Is Amazon Creating Self-Driving Cars for Delivery?

Over the past two years, Amazon has been seeking to take over more shipping duties from the likes of UPS and FedEx by leasing trucks, planes, and ships, and now the e-commerce giant could be eyeing driverless car technology as a way to get items to people's doors faster.

It appears nearly every tech and auto giant are now evaluating autonomous vehicle technology.

Google-owner Alphabet recently spun out its self-driving car unit, Waymo, into its own subsidiary.

Apple was just granted a license in California to test autonomous vehicles.

Ford and General Motors are also doubling down on creating autonomous vehicles.

Now Amazon could be eyeing driverless car technology as a way to get items to people's doors faster, according to a new report from the Wall Street Journal.

“ Inc. has created a team focused on driverless-vehicle technology to help navigate the retail giant’s role in the shake-up of transportation, according to people briefed on the matter.”

The initiative, still in its early phases, could help the Seattle-based company overcome one of its biggest logistical complications and costs: delivering packages quickly.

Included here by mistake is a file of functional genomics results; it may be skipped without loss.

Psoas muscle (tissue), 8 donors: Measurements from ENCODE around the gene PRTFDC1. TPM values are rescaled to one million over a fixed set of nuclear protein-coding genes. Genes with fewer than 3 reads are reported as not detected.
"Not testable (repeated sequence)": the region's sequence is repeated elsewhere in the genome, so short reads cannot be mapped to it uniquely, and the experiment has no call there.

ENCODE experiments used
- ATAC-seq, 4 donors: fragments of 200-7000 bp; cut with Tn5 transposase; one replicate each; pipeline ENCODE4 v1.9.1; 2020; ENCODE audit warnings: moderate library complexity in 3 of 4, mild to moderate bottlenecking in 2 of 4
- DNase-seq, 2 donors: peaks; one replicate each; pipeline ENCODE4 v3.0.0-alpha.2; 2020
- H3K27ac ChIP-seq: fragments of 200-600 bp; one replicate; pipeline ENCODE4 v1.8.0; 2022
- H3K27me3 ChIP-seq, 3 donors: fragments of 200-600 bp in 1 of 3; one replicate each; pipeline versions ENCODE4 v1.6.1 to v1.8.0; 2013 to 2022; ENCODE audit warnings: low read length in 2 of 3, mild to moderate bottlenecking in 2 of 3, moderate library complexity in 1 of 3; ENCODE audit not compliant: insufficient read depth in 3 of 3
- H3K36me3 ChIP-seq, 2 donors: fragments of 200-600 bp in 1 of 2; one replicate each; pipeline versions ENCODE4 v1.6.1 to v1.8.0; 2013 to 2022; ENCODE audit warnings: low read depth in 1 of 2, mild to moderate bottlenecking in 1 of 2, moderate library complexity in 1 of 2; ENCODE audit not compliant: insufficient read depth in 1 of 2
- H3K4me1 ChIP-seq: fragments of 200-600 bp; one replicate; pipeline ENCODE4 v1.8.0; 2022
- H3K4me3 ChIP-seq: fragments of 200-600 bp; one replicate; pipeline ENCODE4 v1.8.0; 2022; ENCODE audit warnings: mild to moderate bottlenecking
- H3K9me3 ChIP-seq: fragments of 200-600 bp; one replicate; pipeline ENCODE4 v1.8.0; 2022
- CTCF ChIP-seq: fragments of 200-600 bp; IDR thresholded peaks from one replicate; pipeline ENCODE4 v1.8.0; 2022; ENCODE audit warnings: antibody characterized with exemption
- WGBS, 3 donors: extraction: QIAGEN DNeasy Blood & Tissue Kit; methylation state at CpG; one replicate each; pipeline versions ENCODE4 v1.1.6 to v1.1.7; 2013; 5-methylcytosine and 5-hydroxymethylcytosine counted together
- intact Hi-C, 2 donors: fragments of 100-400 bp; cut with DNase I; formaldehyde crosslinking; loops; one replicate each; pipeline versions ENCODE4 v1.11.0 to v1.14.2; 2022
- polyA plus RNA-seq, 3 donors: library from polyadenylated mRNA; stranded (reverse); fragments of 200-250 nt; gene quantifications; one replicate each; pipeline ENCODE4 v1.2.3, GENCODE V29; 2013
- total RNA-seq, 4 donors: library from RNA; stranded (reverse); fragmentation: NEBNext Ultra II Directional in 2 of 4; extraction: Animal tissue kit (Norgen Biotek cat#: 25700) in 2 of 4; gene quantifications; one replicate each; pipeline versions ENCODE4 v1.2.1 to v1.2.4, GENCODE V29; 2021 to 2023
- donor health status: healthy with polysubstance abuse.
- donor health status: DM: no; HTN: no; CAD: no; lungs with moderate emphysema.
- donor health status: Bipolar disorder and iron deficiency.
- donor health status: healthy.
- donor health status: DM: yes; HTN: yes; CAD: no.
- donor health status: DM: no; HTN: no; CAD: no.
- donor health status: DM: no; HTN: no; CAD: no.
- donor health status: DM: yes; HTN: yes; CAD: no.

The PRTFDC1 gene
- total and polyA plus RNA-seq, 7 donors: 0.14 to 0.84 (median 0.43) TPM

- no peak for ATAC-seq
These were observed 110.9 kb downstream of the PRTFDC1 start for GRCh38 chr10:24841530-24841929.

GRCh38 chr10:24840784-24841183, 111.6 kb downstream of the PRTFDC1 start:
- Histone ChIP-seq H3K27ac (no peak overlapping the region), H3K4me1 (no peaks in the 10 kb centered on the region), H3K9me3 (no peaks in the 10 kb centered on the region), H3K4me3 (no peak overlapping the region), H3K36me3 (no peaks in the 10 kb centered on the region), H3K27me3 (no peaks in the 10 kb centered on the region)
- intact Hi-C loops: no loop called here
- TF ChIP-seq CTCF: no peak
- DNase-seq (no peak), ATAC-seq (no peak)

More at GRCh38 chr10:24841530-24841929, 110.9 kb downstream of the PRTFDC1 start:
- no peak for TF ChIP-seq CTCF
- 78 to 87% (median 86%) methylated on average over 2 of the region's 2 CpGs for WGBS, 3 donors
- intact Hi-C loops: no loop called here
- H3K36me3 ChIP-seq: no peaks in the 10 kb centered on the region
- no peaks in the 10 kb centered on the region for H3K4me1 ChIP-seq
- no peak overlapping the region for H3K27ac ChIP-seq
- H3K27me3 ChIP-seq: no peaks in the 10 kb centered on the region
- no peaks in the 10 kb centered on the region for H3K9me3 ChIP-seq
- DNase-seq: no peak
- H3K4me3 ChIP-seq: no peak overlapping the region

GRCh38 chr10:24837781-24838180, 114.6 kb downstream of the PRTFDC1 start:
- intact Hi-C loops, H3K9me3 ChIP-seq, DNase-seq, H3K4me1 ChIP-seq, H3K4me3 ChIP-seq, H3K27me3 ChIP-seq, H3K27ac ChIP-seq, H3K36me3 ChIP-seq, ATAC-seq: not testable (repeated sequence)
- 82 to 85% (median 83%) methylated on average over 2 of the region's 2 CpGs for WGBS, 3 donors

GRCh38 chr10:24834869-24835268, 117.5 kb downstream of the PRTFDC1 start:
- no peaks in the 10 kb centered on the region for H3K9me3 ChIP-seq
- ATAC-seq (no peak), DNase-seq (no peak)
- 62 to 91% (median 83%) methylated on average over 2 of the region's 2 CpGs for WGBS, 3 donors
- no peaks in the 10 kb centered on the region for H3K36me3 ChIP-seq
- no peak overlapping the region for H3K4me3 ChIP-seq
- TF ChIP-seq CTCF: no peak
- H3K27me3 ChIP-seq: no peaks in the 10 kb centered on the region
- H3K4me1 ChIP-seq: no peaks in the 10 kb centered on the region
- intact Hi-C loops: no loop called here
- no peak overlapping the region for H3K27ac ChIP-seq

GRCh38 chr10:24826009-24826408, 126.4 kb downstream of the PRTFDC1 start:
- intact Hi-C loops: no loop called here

Amazon could use autonomous vehicles including trucks, forklifts and drones to move goods.

In addition, driverless cars could play a broader role in the future of last-mile delivery, enabling easier package drop-offs, experts say.

Amazon was awarded a patent for a network that manages a very specific aspect of the self-driving experience: How autonomous cars navigate reversible lanes.

According to Fortune magazine, Amazon's ambitions, however, may not be to actually build these cars.

Instead, the e-commerce giant has a team of around a dozen employees thinking of ways to potentially use the nascent technology to expand its own retail and logistics operations.

Read: Fighting Amazon’s Supply Chain Takeover

Operating fleets of driverless trucks to ship items bought from its marketplace could help lower costs for the company.

Amazon spends billions of dollars each quarter on shipping, and these costs continue to rise as the company aims to deliver everything from toiletries to TVs to customers around the world in two days or less.

During the past two years, Amazon has been looking to take over more shipping duties from the likes of UPS and FedEx by leasing trucks, planes, and ships.

The company has also started testing drones to deliver items from warehouses to buyers' doorsteps as part of its Prime Air initiative.

Earlier this year, Amazon was awarded a patent for the technology that would allow driverless cars to to navigate traffic and lanes on highways.

Related: FedEx Bets on Automation as it Prepares to Fend Off Uber and Amazon

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